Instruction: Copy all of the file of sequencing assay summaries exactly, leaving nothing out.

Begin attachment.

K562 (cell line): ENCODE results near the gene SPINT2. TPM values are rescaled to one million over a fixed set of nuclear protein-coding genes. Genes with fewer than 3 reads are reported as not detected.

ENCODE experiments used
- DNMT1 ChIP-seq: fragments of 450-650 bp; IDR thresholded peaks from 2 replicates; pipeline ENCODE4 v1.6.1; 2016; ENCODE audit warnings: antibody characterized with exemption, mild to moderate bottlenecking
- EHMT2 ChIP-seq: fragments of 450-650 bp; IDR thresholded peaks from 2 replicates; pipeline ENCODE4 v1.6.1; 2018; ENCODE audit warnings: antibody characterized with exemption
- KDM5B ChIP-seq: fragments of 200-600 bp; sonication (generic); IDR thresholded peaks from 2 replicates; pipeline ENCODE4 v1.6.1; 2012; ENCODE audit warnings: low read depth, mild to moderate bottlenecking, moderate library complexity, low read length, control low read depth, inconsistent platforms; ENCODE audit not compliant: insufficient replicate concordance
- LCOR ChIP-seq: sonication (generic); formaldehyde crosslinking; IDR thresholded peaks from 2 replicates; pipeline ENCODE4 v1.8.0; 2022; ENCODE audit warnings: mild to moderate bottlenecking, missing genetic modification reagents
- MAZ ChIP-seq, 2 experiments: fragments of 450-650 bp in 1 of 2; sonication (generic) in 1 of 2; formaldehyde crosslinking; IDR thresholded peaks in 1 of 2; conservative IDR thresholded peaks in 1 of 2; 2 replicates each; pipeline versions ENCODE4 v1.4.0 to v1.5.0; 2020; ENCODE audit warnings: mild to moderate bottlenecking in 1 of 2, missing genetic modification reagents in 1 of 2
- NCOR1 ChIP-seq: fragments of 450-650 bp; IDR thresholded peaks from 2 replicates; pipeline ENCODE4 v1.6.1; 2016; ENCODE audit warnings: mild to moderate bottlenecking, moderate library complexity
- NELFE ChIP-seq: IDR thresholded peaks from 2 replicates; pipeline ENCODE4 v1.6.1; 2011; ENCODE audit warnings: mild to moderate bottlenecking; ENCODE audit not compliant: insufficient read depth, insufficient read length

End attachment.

K562 (cell line): ENCODE results near the gene SPINT2. TPM values are rescaled to one million over a fixed set of nuclear protein-coding genes. Genes with fewer than 3 reads are reported as not detected.

ENCODE experiments used
- DNMT1 ChIP-seq: fragments of 450-650 bp; IDR thresholded peaks from 2 replicates; pipeline ENCODE4 v1.6.1; 2016; ENCODE audit warnings: antibody characterized with exemption, mild to moderate bottlenecking
- EHMT2 ChIP-seq: fragments of 450-650 bp; IDR thresholded peaks from 2 replicates; pipeline ENCODE4 v1.6.1; 2018; ENCODE audit warnings: antibody characterized with exemption
- KDM5B ChIP-seq: fragments of 200-600 bp; sonication (generic); IDR thresholded peaks from 2 replicates; pipeline ENCODE4 v1.6.1; 2012; ENCODE audit warnings: low read depth, mild to moderate bottlenecking, moderate library complexity, low read length, control low read depth, inconsistent platforms; ENCODE audit not compliant: insufficient replicate concordance
- LCOR ChIP-seq: sonication (generic); formaldehyde crosslinking; IDR thresholded peaks from 2 replicates; pipeline ENCODE4 v1.8.0; 2022; ENCODE audit warnings: mild to moderate bottlenecking, missing genetic modification reagents
- MAZ ChIP-seq, 2 experiments: fragments of 450-650 bp in 1 of 2; sonication (generic) in 1 of 2; formaldehyde crosslinking; IDR thresholded peaks in 1 of 2; conservative IDR thresholded peaks in 1 of 2; 2 replicates each; pipeline versions ENCODE4 v1.4.0 to v1.5.0; 2020; ENCODE audit warnings: mild to moderate bottlenecking in 1 of 2, missing genetic modification reagents in 1 of 2
- NCOR1 ChIP-seq: fragments of 450-650 bp; IDR thresholded peaks from 2 replicates; pipeline ENCODE4 v1.6.1; 2016; ENCODE audit warnings: mild to moderate bottlenecking, moderate library complexity
- NELFE ChIP-seq: IDR thresholded peaks from 2 replicates; pipeline ENCODE4 v1.6.1; 2011; ENCODE audit warnings: mild to moderate bottlenecking; ENCODE audit not compliant: insufficient read depth, insufficient read length